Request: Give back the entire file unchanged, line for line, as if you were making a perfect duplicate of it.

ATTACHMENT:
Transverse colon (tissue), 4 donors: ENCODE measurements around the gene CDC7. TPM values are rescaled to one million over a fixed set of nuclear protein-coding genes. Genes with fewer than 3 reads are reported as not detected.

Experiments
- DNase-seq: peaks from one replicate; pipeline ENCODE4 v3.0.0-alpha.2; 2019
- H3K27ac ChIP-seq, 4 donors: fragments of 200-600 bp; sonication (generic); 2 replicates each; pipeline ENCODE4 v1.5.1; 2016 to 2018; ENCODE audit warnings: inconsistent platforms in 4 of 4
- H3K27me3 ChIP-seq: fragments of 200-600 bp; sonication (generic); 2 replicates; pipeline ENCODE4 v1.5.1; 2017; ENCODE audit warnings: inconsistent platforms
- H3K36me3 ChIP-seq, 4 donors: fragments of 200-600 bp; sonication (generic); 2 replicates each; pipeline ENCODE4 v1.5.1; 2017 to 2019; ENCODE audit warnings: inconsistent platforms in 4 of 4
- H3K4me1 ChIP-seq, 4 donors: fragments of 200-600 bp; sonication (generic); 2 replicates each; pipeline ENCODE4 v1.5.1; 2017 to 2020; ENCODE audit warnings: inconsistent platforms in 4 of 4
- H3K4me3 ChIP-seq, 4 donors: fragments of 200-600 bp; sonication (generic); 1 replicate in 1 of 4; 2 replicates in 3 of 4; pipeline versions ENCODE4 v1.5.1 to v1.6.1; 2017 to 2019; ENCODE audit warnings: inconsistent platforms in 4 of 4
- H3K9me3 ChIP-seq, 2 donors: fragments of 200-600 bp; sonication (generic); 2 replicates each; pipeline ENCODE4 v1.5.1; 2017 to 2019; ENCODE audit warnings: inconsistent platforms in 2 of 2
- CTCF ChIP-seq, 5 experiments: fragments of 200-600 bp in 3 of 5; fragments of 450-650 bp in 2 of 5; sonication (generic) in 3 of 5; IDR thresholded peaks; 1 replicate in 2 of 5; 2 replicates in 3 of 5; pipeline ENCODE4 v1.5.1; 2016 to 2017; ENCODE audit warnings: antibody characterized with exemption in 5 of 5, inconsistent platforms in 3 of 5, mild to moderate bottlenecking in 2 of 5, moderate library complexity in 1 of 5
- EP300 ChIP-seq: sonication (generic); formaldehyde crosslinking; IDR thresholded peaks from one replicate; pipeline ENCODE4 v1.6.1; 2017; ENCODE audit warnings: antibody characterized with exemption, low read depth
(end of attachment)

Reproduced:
Transverse colon (tissue), 4 donors: ENCODE measurements around the gene CDC7. TPM values are rescaled to one million over a fixed set of nuclear protein-coding genes. Genes with fewer than 3 reads are reported as not detected.

Experiments
- DNase-seq: peaks from one replicate; pipeline ENCODE4 v3.0.0-alpha.2; 2019
- H3K27ac ChIP-seq, 4 donors: fragments of 200-600 bp; sonication (generic); 2 replicates each; pipeline ENCODE4 v1.5.1; 2016 to 2018; ENCODE audit warnings: inconsistent platforms in 4 of 4
- H3K27me3 ChIP-seq: fragments of 200-600 bp; sonication (generic); 2 replicates; pipeline ENCODE4 v1.5.1; 2017; ENCODE audit warnings: inconsistent platforms
- H3K36me3 ChIP-seq, 4 donors: fragments of 200-600 bp; sonication (generic); 2 replicates each; pipeline ENCODE4 v1.5.1; 2017 to 2019; ENCODE audit warnings: inconsistent platforms in 4 of 4
- H3K4me1 ChIP-seq, 4 donors: fragments of 200-600 bp; sonication (generic); 2 replicates each; pipeline ENCODE4 v1.5.1; 2017 to 2020; ENCODE audit warnings: inconsistent platforms in 4 of 4
- H3K4me3 ChIP-seq, 4 donors: fragments of 200-600 bp; sonication (generic); 1 replicate in 1 of 4; 2 replicates in 3 of 4; pipeline versions ENCODE4 v1.5.1 to v1.6.1; 2017 to 2019; ENCODE audit warnings: inconsistent platforms in 4 of 4
- H3K9me3 ChIP-seq, 2 donors: fragments of 200-600 bp; sonication (generic); 2 replicates each; pipeline ENCODE4 v1.5.1; 2017 to 2019; ENCODE audit warnings: inconsistent platforms in 2 of 2
- CTCF ChIP-seq, 5 experiments: fragments of 200-600 bp in 3 of 5; fragments of 450-650 bp in 2 of 5; sonication (generic) in 3 of 5; IDR thresholded peaks; 1 replicate in 2 of 5; 2 replicates in 3 of 5; pipeline ENCODE4 v1.5.1; 2016 to 2017; ENCODE audit warnings: antibody characterized with exemption in 5 of 5, inconsistent platforms in 3 of 5, mild to moderate bottlenecking in 2 of 5, moderate library complexity in 1 of 5
- EP300 ChIP-seq: sonication (generic); formaldehyde crosslinking; IDR thresholded peaks from one replicate; pipeline ENCODE4 v1.6.1; 2017; ENCODE audit warnings: antibody characterized with exemption, low read depth